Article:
It remains obvious that events of late have continued not to move in the direction of the base case here, namely that Donald Trump will, sooner or later, turn on a dime and do a trade deal with China.
US Steps up Attacks on China
There have been two negative developments of late. The first is a clause in the new trade deal agreed at the beginning of this month between America, Canada, and Mexico that states that if any of the three intends to commence trade negotiations with a “non-market economy” then they need to give three-month notice to the others. The aim here would seem to be to limit the ability of Canada or Mexico to do separate trade deals with China.
The second development concerns the high profile speech made by Vice President Mike Pence earlier this month that amounted to a full frontal attack on China covering not only the trade issue but China’s military escalation and alleged Chinese interference in American domestic politics with Pence stating: “What the Russians are doing pales in comparison to what China is doing across this country”.
Pence also raised the Taiwan issue saying that “Taiwan’s embrace of democracy shows a better path for all the Chinese people”, while he called on Google to immediately end development of a Chinese search platform, known as “Dragonfly”, that “will strengthen Communist Party censorship and compromise the privacy of Chinese customers”.
The Pence speech adds an ideological dimension to the trade war agenda being openly promoted by Trump’s two main trade warriors, US Trade Representative Robert Lighthizer and his accomplice White House National Trade Council Director Peter Navarro. The above-mentioned clause in the new NAFTA deal, now formally known as the United States-Mexico-Canada Agreement or USMCA, bears the stamp of Lighthizer and seems part of a strategy to unite the rest of the world against China’s trade practices.
The trade warriors in Washington are also allied with the national security hawks where they are not one and the same. Their combined agenda includes both targeting China as a threat to American hegemony in the world both militarily and economically, and disrupting corporate America’s supply lines in China built up over a period of 20 years and more. Their agenda presumably also involves keeping Trump busy on doing trade deals and declaring “wins” with other trade partners while keeping the pressure on China in an attempt to isolate it. This is also presumably viewed by the Donald as a vote-winning strategy in the mid-term elections in November.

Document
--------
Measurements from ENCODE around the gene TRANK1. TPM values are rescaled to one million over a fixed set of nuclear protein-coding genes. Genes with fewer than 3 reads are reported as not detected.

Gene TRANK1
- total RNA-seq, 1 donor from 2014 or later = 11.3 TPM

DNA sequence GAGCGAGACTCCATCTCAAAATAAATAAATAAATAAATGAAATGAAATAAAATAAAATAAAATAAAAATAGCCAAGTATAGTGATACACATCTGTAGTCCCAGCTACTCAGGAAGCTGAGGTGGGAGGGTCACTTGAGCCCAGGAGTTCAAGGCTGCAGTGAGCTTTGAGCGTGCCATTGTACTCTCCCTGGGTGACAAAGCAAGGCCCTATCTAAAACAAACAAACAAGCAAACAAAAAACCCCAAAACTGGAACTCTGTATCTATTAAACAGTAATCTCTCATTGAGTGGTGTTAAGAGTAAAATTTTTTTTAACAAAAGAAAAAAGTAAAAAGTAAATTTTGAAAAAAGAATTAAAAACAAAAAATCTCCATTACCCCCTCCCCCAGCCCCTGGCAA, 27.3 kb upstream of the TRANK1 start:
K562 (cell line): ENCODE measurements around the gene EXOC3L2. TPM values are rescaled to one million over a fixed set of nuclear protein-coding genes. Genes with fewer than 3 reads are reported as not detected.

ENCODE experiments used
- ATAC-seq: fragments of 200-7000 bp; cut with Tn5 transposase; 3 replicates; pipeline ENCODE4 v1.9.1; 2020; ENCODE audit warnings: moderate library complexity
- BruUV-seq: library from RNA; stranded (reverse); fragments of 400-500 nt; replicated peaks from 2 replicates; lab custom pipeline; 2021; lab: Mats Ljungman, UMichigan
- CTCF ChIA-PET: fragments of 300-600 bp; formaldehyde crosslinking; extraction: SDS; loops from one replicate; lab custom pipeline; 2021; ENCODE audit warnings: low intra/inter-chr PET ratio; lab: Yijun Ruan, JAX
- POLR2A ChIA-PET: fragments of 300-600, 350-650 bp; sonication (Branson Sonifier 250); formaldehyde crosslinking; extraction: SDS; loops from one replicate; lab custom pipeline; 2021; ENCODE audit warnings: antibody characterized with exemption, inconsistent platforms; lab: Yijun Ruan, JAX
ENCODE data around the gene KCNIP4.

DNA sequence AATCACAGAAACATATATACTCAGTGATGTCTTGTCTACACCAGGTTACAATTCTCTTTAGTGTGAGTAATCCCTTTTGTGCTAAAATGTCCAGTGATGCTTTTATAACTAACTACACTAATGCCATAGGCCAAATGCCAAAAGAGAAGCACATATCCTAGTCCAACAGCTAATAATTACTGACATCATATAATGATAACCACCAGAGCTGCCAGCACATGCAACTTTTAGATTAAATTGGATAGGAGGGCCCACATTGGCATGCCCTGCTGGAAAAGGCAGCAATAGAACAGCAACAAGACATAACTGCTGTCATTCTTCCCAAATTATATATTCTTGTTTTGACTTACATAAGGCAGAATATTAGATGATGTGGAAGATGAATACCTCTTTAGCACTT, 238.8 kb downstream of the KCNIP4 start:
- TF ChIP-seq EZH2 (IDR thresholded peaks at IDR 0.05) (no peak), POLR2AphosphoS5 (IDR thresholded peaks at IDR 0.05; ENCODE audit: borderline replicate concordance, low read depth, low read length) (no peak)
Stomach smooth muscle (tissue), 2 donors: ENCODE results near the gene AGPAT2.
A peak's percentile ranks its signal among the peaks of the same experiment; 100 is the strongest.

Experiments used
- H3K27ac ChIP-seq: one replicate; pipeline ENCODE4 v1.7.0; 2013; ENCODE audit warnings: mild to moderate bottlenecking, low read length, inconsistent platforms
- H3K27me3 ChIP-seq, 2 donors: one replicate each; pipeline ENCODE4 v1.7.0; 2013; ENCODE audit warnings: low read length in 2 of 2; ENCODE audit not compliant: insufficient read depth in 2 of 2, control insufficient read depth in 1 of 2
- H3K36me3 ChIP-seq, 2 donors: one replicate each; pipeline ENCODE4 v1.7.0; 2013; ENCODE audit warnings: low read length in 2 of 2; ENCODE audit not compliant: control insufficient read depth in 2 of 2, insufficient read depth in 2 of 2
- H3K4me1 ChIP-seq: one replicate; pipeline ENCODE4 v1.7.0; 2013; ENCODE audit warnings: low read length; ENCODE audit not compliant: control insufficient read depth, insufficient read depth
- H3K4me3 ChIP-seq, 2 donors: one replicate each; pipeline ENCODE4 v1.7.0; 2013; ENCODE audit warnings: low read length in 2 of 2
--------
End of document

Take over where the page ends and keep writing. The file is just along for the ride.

Still another point to consider is what should be viewed as the Achilles heel of the Lighthizer strategy, which seems to view China as more vulnerable economically than it actually is. In this respect, a bit of a history lesson is in order.
US Trade Warriors vs Japan
Lighthizer, who is now 71 years old, was the Deputy US Trade Representative between April 12, 1983 and August 16, 1985 during the Ronald Reagan administration. At that time he was one of the trade warriors targeting Washington’s then prevailing obsession with Japan’s huge trade surplus with America. He also shared the national security hawks’ obsession then that Japan’s economic success threatened American global hegemony, an obsession highlighted by such books as “Japan as Number One” published by Ezra Vogel back in 1979.